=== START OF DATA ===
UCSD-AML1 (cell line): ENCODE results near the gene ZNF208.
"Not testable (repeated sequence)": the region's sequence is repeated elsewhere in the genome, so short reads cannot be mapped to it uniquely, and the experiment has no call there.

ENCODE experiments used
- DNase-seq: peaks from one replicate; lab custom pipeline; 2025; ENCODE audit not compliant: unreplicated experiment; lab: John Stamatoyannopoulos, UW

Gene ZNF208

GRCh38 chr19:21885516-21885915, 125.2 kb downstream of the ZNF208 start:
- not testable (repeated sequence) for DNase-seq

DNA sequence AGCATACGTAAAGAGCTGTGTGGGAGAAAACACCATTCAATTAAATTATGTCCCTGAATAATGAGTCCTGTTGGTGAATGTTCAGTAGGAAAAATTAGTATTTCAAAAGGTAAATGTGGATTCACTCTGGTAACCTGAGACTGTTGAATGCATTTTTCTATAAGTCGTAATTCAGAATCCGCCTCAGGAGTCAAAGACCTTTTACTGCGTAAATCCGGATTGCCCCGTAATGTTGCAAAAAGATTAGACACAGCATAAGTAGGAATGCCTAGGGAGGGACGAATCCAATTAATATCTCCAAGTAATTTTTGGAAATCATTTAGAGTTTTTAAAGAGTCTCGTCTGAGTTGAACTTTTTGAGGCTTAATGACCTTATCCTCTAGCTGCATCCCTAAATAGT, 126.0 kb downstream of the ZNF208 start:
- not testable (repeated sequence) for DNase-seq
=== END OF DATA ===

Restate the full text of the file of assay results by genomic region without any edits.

UCSD-AML1 (cell line): ENCODE results near the gene ZNF208.
"Not testable (repeated sequence)": the region's sequence is repeated elsewhere in the genome, so short reads cannot be mapped to it uniquely, and the experiment has no call there.

ENCODE experiments used
- DNase-seq: peaks from one replicate; lab custom pipeline; 2025; ENCODE audit not compliant: unreplicated experiment; lab: John Stamatoyannopoulos, UW

Gene ZNF208

GRCh38 chr19:21885516-21885915, 125.2 kb downstream of the ZNF208 start:
- not testable (repeated sequence) for DNase-seq

DNA sequence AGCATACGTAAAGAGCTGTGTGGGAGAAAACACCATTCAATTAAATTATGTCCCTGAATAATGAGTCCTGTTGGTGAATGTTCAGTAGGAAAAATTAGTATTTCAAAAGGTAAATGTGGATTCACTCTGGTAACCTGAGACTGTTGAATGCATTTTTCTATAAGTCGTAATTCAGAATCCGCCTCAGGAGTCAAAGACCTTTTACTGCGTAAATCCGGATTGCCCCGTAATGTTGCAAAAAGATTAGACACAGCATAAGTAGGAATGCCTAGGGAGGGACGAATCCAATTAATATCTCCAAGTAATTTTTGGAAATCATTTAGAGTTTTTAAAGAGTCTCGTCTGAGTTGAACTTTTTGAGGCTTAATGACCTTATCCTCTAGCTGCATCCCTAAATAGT, 126.0 kb downstream of the ZNF208 start:
- not testable (repeated sequence) for DNase-seq